Playing with the Nikon 85mm F/1.4G
I rented a Nikon 85mm F/1.4G prime lens to use at Photoshop World. It's respected in Nikon circles as a portrait lens with shallow depth of field and great bokeh. My primary reason for wanting to use this lens was for the 2-stop improvement it offers over my f/2.8 zoom lenses. With few exceptions, I used the 85mm for the entire show and then on a short outing to CityWalk by Universal Studios Orlando. That's where I got the idea to take the shot above.
Is This Art?
I see this kind of image all the time on Flickr. It's the kind of thing that's frequently featured on the Flickr Explore page (along with washed-out images full of flare). Honestly, I don't get it. With that in mind, I may well be doing it wrong. To me, blurry lights for the sake of bokeh highlight blooms is one of those things that makes you go “Oh, cool” for a moment, and then you get on with life. Having never done it before, this is one of my examples of the form. Please take an appropriate moment to admire the physics of light, the colors, and the effects created by the excellent optics and aperture blades of the Nikon 84mm f/1.4, and then get on with your life. I don't expect this will be a staple of my photography, but now it's something I can check off the list.
Shallow Depth of Field
Some photographers really love the shallow depth of field afforded by a fast prime. With a lens like this one, shallow DOF can have a very pleasing effect to isolate your subject. It can also be very challenging to use on some subjects. For example, photographing a person facing you at an angle may give you one eye in sharp focus while the other tends to blur because it's far enough away to be out of focus. In the image above, it's a bit of hit & miss. On the one hand, it blurs out much of the distracting background. On the other hand, it introduces those highlight blooms which serve as yet another distraction. I learned that there's much more to consider when trying to shoot at f/1.4 while out in the wild. Some aspects of the image may not be noticeable on your small display on the back of the camera – partly because you aren't looking for them. I was so happy looking at the nice bokeh that I ignored the circle of light by the neck of the bottle that's in focus (and other areas of the image). Reflections are amplified in a lens like this one.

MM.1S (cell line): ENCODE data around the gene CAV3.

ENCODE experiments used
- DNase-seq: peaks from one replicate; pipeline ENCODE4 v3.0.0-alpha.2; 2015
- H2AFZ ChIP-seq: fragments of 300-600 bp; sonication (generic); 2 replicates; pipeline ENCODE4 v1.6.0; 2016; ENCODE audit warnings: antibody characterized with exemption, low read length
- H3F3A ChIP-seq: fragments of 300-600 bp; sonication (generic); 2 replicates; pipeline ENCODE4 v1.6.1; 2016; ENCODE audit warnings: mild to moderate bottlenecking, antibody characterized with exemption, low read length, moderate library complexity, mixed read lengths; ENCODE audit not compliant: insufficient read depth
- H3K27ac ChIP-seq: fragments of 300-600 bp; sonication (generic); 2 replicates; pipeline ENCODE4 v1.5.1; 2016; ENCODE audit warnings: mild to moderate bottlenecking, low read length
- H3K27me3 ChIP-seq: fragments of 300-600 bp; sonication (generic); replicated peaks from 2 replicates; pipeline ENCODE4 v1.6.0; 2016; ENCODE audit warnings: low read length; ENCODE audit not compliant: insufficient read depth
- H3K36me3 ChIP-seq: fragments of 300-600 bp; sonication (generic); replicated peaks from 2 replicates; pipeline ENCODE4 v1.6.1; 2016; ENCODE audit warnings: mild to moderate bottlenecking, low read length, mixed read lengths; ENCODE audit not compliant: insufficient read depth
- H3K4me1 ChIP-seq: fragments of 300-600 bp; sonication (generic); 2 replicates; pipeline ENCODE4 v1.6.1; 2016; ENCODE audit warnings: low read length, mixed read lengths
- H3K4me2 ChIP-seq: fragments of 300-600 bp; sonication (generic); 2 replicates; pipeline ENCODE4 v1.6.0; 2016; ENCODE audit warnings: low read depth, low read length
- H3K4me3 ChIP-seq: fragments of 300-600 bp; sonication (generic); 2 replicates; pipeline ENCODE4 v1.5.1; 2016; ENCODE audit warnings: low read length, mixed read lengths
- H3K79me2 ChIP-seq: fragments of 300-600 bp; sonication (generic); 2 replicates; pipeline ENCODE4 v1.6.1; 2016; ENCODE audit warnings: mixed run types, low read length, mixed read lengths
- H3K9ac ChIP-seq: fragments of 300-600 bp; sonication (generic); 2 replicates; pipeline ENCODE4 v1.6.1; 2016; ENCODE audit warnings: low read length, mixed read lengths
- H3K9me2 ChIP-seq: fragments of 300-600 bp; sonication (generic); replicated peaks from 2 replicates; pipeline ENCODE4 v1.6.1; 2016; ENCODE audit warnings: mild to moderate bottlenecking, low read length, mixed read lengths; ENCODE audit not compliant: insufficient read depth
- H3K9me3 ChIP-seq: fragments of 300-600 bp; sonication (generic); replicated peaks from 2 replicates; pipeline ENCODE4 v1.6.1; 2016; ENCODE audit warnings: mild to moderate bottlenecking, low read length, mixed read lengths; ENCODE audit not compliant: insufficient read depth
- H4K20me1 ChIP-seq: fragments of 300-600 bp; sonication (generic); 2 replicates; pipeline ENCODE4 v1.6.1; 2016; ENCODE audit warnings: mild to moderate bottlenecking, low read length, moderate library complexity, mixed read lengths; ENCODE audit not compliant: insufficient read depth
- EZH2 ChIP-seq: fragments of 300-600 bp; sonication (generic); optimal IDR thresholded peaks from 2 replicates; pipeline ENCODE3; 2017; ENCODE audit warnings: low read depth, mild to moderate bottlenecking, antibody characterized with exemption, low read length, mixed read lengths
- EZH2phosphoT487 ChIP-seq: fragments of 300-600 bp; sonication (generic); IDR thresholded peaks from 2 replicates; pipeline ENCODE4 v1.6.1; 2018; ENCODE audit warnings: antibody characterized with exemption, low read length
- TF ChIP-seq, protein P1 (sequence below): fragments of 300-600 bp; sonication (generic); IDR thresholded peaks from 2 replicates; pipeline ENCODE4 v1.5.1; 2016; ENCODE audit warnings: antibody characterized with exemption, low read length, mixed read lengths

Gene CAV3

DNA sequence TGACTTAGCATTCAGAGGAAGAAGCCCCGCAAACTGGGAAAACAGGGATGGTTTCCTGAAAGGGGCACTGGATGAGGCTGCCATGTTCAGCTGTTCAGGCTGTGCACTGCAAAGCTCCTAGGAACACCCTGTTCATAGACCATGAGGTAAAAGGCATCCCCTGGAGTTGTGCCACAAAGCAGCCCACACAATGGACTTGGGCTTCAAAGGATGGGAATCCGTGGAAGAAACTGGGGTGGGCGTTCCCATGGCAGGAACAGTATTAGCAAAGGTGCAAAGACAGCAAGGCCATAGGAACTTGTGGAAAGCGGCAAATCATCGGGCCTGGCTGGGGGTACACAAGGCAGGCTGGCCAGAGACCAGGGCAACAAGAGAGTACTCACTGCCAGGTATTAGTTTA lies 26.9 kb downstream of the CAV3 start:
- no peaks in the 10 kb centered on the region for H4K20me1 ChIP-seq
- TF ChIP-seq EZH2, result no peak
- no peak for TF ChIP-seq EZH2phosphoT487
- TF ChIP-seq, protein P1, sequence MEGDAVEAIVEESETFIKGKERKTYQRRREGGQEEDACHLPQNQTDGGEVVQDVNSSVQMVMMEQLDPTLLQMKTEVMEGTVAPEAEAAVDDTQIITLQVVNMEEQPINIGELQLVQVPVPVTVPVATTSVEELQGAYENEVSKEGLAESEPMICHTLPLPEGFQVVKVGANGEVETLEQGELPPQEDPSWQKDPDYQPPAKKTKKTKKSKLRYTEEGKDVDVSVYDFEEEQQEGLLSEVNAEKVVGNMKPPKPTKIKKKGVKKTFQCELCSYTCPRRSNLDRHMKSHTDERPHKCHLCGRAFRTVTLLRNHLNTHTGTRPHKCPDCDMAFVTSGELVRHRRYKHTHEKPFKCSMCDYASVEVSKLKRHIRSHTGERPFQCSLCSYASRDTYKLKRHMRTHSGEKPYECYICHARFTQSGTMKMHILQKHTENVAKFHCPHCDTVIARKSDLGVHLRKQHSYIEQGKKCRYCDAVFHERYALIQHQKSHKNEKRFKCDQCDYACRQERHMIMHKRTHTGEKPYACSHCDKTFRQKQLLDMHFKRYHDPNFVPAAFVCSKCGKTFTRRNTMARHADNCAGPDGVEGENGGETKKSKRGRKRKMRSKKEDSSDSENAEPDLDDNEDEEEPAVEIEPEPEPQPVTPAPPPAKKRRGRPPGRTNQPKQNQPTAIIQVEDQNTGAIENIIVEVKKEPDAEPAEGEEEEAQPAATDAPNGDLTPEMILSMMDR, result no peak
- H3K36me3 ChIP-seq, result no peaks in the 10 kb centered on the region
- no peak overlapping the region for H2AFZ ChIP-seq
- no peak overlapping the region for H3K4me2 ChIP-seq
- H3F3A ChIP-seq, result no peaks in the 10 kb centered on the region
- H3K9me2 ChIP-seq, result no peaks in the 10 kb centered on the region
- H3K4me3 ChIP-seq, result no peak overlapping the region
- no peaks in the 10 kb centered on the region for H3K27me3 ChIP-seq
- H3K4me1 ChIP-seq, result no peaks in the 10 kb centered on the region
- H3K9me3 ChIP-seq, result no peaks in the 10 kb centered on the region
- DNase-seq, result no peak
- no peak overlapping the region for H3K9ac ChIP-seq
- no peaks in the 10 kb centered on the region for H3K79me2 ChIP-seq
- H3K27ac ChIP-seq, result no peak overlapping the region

Sharp as a Tack
So soft in the bokeh, yet so sharp where you need it. No wonder people love this lens. It draws your eye to the part of the subject where you focus and lets the rest gradually fade away. When you use it in the right place, with good light, the 85mm f/1.4 can deliver spectacular results. You can believe that I was unhappy to send it back when my rental period was over. I've used primes before, but this was the cream of the crop that have fallen in my hands so far. Despite the exorbitant price, I'll have to add this to my collection.
It Ain't Perfect
As much as I'd like to blather on about the great qualities of this lens, it definitely has some flaws. The image above is a 100% crop. Notice the green fringing around the blade and the metal parts of the helmet. There's a little purple fringing on the medallion, too. It doesn't disqualify the lens for doing what it does well, but it's something to bear in mind when selecting a lens for a subject. I shot the band at the After Hours party using only this lens and there's definitely some fringing on the drum kit. It's a bit disguised there, given the colorful house lights. In an image like this one under daylight balanced lighting, this fringing has nowhere to hide.
I Want One
Chromatic aberration aside, it's still a spectacular lens. That means it comes with a spectacular price – about $1700 and it's not in stock at either B&H or Adorama right now. At least I can generally rent it when I need one.